Southern hospitality now comes at a price | NevadaAppeal.com

Southern hospitality now comes at a price

Linda E. Johnson

My husband’s family is from the South, so this year we invited ourselves to his cousin’s house in Madison, Tenn., for Thanksgiving.

Southern hospitality is such that so many invitations are extended over the years, there is no need for a specific invitation. It is understood that you are family and therefore you are welcome. I love it.

Once other family members and friends found out that we were bringing Tom’s 80-year-old mother, they began to make plans to be there also. Family members came from Florida, Louisiana and Illinois. In order to alleviate the congestion at Tom’s cousin’s house, we decided to stay at the Opryland Hotel.

We arrived at 11 p.m. The hotel was quiet and stunningly beautiful. It encompasses five enormous lobbies and each lobby was decorated with lights, nutcrackers, ornaments and poinsettias. The hotel designers did an excellent job of recreating the charm of the antebellum south by using the architecture of that time, with the addition of waterfalls, bridges and landscaping throughout. It was both romantic and relaxing.

Our first clue that something was amiss in the old South was the next morning when we went to use the fitness facility. They charged us $4.33 per day or $6.50 for three days. Typically in a hotel of this caliber (given the room rates), the fitness facility would be a part of the package.

We paid, we worked out and headed out for breakfast. The restaurant we wanted to go to (there are eight advertised restaurants in the facility) was closed, so we ended up eating a breakfast roll at a small coffee outlet in the hotel.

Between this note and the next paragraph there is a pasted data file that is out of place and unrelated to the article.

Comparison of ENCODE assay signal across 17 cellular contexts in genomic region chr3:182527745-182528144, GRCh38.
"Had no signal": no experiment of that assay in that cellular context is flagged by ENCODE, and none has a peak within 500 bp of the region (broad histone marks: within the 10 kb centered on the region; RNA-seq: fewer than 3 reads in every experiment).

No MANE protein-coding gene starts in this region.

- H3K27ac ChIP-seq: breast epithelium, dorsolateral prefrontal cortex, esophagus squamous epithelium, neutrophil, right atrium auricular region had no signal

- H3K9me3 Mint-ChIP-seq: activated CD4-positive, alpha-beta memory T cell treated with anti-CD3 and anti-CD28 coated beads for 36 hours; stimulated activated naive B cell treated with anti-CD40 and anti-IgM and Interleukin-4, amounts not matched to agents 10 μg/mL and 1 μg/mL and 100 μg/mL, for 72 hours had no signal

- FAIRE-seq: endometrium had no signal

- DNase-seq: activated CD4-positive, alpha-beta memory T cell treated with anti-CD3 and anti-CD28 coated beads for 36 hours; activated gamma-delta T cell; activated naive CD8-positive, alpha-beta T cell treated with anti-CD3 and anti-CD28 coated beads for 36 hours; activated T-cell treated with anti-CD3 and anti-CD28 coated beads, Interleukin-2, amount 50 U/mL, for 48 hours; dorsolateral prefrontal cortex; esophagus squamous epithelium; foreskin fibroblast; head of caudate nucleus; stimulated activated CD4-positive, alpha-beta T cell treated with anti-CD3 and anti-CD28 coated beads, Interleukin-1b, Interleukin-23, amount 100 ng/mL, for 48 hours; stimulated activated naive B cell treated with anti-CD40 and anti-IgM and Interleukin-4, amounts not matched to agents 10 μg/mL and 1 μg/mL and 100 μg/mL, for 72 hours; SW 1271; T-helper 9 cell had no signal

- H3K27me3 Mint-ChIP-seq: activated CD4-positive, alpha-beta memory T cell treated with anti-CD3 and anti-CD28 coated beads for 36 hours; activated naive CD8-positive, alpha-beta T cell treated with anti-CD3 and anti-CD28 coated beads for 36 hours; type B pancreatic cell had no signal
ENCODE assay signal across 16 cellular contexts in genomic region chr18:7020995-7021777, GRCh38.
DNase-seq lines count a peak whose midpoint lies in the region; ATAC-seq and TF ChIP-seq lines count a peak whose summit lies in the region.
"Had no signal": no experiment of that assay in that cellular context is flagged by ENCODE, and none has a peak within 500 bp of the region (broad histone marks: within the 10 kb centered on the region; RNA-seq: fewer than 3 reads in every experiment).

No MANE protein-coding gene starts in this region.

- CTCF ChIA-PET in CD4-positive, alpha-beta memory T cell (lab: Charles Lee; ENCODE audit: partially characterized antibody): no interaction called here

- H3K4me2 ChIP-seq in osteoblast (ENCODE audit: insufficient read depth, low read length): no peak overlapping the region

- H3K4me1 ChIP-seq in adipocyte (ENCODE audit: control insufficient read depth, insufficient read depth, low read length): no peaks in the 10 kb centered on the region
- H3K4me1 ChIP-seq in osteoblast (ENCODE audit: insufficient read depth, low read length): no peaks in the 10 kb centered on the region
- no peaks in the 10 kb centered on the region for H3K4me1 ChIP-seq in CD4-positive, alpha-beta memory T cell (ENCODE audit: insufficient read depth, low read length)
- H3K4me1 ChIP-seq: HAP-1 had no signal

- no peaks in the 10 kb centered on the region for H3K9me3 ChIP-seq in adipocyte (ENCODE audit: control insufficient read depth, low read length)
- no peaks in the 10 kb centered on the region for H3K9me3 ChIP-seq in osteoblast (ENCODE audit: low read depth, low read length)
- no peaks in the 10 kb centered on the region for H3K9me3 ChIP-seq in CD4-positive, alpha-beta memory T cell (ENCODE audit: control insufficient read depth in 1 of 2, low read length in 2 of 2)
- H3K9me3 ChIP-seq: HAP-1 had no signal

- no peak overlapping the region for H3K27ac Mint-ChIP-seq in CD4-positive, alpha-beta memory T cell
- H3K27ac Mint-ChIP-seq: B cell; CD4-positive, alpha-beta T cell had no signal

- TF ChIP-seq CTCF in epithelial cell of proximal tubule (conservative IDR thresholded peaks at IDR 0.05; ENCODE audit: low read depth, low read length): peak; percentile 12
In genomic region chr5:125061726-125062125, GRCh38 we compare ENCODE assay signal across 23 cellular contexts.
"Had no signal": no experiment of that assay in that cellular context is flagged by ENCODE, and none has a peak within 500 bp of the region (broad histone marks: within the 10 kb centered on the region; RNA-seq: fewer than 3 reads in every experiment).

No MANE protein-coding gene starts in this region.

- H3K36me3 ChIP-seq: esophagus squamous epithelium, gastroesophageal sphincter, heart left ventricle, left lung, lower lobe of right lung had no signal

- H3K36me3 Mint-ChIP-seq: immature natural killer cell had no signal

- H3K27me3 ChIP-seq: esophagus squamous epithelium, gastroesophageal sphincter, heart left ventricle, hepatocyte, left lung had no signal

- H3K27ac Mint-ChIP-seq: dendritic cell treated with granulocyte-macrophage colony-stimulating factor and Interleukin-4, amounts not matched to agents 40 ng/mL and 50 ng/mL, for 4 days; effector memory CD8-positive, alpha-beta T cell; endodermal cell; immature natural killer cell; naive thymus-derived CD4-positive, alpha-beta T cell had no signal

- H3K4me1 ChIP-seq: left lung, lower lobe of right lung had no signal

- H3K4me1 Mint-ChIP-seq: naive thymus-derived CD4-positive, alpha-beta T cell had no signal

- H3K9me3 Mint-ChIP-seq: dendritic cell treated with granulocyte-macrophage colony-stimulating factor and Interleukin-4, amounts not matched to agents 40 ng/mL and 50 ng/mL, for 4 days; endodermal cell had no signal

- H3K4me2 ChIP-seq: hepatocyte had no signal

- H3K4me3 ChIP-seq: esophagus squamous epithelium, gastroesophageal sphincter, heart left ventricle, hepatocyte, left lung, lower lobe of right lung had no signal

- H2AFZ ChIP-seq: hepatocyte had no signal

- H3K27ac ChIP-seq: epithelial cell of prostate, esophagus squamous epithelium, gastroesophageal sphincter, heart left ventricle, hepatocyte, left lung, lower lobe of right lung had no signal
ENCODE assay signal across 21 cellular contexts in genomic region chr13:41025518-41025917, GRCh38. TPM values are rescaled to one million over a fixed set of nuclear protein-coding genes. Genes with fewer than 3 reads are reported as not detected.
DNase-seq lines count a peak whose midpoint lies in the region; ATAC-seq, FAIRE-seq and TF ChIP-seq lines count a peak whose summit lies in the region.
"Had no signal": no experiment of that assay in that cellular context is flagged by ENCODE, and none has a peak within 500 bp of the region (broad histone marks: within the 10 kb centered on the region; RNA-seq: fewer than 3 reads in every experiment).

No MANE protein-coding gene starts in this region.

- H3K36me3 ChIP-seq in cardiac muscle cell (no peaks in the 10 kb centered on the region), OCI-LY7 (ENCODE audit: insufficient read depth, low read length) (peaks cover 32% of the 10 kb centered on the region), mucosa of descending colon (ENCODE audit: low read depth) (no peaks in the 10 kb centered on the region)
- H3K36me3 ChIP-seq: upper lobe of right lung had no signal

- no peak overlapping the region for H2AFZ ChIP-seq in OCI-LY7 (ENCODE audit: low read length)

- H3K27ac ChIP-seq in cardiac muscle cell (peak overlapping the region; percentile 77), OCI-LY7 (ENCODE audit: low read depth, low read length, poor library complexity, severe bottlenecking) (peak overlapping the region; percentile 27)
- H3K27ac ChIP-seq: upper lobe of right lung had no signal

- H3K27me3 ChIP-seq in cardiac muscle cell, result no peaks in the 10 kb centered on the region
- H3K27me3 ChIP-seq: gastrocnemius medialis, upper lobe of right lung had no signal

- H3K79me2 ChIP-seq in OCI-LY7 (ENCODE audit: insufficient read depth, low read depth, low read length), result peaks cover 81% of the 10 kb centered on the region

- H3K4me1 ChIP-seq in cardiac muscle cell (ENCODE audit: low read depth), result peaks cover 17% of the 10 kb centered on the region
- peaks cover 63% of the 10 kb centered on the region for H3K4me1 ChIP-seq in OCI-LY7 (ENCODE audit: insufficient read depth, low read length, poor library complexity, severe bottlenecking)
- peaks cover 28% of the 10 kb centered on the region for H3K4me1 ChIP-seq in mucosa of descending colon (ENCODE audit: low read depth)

Later, when we went to pick up our tickets for the Grand Ole Opry, Tom was told that for $10 each, they would provide a shuttle service for us to the Opry on Saturday night.

Tom said, “Isn’t the auditorium just next door?”

“Well, yes it is,” the guest clerk replied, “but there may be construction between here and there.” Well, I don’t believe there will be construction on Saturday night,” Tom commented, as he took his tickets and left for valet parking.

Now, valet parking was another story. For this unique and wonderful service, they charged $14 per day. Because the lobbies were so stunning, because they had a dancing water show complete with amplified piano music three times nightly, and because they promote these attributes to the locals and to church groups throughout the southern United States, literally hordes of people swarm throughout the hotel after 4 o’clock in the afternoon. Ingress becomes almost impossible.

We fought through traffic in the hotel driveway for over 45 minutes one night so we could park our car and go to our room.

On Saturday, before the Opry, Tom and I decided that we wanted a nice, quiet dinner. I called reservations at the hotel and was told that several restaurants were closed and that those that were open had been turned into buffets with no reservations. Needless to say, the lines were long. We called room service and got a busy signal. We ended up eating some over-priced barbecue on a Wonder bun in the hotel food court.

After the Opry, we enjoyed the 10 minute walk back to the hotel. Then we went to retrieve our car from valet parking so we could go downtown, get something to eat, and go dancing. We waited more than 45 minutes for our car, and by the time we got downtown, the kitchens were closed. We begged a plate of cold nacho chips and salsa and were glad to get them.

I have been to one or two goat ropings, a county fair and a Motel 6, and I have never been treated this poorly.

Clearly, the Opryland Hotel has become the victim of cost accounting. The bean counters have analyzed the cost of each service and attempted to pass that cost along to the customer. I am in business, my husband is in business, and we understand the necessity of making a profit. However, it is also necessary to remember who you are and what service you are providing.

The folks at Gaylord Entertainment (the owners of the hotel) have completely lost sight of the fact that they are in the hospitality business and they have desecrated the memory of southern hospitality. So the moral of the story is, if you are in Nashville and you want to experience true southern hospitality, stay with Tom’s cousin.

Linda E. Johnson is a 25-year-resident of Carson City, a wife, mother and attorney, who enjoyed a wonderful Thanksgiving with family and ate one too many ham biscuits.